• Amy Bass

When Writing Becomes Reading

Writing ONE GOAL has been an incredible journey, one that in many ways is just beginning. While it is my fourth book, in so many ways it is my first -- a departure from my previous work as I tried to figure out the best, most accessible, way to tell this tale. In many ways, I started over, reading books about writing ("Why are you doing that?" so many friends and colleagues asked) and talking to writer friends about their craft.


It has been, to say the least, an adventure.

While the book is in the last stages of production -- a process that halted when the Blue Devils went and won another state championship a few weeks ago, something that necessitated the addition of an 800-word postscript -- early reviews and endorsements have been coming in.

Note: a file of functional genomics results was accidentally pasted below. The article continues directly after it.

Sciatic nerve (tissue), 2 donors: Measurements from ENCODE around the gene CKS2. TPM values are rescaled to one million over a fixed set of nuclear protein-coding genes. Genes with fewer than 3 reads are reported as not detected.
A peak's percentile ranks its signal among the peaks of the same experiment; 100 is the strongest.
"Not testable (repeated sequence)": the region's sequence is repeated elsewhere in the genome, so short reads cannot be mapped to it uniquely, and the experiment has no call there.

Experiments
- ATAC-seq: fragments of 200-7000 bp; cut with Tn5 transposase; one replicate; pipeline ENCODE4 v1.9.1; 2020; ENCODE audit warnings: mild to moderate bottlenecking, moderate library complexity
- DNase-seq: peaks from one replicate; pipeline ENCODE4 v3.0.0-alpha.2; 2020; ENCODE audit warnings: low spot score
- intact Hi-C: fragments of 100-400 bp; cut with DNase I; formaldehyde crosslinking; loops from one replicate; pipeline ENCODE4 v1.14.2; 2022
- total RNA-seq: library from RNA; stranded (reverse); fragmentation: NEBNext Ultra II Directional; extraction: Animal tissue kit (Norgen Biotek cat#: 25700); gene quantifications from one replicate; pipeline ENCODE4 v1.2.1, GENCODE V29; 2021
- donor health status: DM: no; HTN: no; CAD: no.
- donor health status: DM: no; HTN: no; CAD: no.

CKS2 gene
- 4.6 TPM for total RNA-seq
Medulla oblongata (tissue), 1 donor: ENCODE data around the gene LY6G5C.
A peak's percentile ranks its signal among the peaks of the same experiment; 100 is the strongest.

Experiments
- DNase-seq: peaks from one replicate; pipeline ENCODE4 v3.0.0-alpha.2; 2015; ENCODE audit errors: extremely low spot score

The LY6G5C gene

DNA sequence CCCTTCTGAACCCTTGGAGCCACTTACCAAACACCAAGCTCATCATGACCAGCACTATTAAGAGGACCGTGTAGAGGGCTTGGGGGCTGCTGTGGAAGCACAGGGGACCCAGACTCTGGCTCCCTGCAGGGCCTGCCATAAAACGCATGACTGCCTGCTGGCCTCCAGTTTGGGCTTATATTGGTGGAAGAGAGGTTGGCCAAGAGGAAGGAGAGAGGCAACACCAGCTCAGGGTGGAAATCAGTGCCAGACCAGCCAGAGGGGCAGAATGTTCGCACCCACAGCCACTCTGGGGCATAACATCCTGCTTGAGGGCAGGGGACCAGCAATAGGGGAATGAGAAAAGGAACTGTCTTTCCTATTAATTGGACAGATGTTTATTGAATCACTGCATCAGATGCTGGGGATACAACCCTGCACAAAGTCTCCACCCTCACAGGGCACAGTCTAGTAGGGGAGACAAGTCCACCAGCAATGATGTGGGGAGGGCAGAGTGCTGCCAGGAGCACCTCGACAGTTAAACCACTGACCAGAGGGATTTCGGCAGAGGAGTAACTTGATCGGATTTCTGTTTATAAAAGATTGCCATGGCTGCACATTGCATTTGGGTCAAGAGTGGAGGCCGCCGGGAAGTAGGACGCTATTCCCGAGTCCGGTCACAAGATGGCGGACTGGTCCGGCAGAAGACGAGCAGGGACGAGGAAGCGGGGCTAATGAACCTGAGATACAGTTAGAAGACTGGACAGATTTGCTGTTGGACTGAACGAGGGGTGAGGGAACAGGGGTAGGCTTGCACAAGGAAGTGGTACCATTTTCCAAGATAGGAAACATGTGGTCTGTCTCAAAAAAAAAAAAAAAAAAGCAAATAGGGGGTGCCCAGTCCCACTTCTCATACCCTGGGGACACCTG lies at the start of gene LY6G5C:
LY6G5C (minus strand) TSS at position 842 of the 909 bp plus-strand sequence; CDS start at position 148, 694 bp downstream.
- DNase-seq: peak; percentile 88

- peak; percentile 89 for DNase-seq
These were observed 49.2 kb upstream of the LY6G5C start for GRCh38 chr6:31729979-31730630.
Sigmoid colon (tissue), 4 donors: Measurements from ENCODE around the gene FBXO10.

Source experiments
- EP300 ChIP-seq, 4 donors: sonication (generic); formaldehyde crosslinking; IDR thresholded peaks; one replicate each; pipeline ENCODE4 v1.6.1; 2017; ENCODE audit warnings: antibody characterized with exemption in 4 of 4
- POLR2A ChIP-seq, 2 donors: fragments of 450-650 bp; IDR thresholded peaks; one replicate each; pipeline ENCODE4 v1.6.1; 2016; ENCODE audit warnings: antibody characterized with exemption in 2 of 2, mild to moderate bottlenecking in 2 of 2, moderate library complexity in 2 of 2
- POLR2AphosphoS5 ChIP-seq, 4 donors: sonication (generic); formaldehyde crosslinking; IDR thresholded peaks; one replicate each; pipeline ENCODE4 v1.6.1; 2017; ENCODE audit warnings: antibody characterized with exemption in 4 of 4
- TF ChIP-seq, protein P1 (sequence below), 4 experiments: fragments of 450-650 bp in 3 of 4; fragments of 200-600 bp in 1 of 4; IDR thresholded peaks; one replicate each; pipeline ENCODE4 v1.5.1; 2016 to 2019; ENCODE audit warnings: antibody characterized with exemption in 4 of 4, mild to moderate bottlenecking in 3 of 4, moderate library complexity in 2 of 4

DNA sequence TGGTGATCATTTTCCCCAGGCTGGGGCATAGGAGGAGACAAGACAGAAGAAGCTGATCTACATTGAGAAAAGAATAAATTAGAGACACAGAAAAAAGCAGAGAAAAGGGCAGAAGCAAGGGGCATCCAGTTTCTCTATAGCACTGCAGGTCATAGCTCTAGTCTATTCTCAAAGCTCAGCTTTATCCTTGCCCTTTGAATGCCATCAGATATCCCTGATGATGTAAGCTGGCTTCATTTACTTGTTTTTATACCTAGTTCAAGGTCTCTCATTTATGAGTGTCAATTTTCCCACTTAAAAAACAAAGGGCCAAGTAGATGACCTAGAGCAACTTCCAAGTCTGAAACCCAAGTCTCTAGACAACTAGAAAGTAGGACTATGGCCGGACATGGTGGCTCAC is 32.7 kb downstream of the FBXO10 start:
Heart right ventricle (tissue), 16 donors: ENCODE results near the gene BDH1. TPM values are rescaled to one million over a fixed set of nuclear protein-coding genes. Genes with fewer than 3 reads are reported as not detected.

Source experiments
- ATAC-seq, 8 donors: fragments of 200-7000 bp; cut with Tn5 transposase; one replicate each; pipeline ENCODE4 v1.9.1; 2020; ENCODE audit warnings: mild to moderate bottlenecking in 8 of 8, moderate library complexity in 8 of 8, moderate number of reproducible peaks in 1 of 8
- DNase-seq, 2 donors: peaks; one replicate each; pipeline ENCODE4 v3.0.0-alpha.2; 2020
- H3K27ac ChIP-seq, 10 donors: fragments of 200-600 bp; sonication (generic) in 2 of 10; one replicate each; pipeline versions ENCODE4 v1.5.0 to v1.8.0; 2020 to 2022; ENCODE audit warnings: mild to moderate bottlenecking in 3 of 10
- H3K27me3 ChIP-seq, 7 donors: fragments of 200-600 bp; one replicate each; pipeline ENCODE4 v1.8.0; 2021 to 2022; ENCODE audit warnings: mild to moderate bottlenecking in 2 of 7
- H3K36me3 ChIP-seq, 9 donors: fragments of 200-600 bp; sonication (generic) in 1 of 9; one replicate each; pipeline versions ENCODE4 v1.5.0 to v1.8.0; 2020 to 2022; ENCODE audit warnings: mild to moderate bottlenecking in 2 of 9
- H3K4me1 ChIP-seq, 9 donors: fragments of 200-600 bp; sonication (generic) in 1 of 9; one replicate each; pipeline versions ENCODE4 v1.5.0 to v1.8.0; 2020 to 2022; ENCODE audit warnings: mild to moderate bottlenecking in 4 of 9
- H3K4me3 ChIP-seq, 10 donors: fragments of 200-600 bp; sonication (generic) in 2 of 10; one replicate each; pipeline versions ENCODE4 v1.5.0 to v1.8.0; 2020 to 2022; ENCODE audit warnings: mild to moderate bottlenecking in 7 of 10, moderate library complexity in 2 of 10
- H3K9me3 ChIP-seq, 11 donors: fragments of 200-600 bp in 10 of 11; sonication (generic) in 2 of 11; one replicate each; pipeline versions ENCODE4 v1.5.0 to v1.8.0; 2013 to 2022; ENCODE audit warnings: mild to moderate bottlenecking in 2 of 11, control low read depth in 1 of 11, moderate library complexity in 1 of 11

I'd forgotten about that part. Reviews. As galleys -- uncorrected proofs (see photo) -- get sent out, the publishing industry starts to comment. It is a nerve-wracking process. After the first one came in (and from the daunting folks at Kirkus Reviews, no less) I thought it would get easier. It was overwhelmingly positive, and received a rare "Kirkus star," an honor bestowed on a mere ten percent of the thousands of books the publication comments on.


But it doesn't get easier. As the book goes out, and more people read it, I have to let it go. I am so grateful, heartened, that early praise has been so positive -- Booklist, Publisher's Weekly, and so on and so forth. But it doesn't get easier. It's just what happens when writing becomes reading.







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